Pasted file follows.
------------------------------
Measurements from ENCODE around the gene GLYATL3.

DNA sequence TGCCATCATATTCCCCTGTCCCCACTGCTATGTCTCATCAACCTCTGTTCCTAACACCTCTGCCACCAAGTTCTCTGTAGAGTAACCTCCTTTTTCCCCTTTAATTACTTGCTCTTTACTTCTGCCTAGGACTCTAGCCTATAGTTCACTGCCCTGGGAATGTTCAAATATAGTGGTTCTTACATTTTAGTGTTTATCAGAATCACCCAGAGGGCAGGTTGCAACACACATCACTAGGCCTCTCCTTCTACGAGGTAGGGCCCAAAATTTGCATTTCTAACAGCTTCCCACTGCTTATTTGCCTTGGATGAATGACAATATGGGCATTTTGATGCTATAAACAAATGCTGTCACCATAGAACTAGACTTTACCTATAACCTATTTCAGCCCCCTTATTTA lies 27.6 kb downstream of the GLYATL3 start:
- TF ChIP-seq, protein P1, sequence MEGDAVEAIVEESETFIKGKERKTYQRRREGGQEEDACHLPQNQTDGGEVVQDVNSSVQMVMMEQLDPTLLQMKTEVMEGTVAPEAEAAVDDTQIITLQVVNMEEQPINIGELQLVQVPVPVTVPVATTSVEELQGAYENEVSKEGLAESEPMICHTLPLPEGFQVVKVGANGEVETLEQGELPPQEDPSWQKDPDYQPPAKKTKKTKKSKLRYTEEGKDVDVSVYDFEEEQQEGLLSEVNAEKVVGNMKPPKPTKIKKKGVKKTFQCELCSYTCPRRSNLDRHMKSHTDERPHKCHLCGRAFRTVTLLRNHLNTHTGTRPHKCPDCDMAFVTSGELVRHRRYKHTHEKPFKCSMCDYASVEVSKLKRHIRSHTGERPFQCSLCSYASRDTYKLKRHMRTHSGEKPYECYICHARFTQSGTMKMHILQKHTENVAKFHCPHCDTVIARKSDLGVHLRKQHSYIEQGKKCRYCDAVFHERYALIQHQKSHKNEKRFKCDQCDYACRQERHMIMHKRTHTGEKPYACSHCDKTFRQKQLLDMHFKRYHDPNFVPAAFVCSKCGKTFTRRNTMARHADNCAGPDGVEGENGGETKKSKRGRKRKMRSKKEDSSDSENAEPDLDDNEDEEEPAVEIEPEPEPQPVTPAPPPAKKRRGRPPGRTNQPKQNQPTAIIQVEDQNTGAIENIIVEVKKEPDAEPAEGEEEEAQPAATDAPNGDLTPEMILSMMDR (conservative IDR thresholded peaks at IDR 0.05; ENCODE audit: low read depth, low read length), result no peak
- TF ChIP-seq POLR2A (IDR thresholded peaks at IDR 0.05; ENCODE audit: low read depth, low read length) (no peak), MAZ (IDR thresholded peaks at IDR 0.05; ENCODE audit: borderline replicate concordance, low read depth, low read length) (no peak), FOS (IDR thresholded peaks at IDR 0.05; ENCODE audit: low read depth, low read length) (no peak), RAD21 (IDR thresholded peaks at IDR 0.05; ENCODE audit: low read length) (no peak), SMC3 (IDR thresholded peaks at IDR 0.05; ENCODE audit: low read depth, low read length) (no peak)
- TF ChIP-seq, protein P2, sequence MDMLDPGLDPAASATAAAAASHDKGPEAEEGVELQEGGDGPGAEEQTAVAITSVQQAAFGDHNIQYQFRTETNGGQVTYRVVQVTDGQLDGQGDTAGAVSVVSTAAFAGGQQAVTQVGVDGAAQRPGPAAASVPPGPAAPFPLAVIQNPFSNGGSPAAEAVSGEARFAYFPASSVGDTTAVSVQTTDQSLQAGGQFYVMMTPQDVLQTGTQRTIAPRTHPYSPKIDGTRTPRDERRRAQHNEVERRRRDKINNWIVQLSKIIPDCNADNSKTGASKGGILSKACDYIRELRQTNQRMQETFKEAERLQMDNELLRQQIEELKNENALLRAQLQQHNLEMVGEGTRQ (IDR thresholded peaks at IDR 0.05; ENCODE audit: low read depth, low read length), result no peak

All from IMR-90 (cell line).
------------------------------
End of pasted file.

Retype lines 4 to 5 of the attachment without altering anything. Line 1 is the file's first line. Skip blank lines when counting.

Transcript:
- TF ChIP-seq POLR2A (IDR thresholded peaks at IDR 0.05; ENCODE audit: low read depth, low read length) (no peak), MAZ (IDR thresholded peaks at IDR 0.05; ENCODE audit: borderline replicate concordance, low read depth, low read length) (no peak), FOS (IDR thresholded peaks at IDR 0.05; ENCODE audit: low read depth, low read length) (no peak), RAD21 (IDR thresholded peaks at IDR 0.05; ENCODE audit: low read length) (no peak), SMC3 (IDR thresholded peaks at IDR 0.05; ENCODE audit: low read depth, low read length) (no peak)
- TF ChIP-seq, protein P2, sequence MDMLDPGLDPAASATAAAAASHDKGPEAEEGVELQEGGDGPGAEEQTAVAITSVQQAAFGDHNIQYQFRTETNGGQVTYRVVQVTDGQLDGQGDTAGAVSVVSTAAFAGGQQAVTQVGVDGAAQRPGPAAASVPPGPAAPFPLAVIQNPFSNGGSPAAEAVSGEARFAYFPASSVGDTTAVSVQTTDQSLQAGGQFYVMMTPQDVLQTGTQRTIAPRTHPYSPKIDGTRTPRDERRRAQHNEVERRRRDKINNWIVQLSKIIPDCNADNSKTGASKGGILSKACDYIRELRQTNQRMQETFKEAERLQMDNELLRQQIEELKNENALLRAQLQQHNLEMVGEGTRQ (IDR thresholded peaks at IDR 0.05; ENCODE audit: low read depth, low read length), result no peak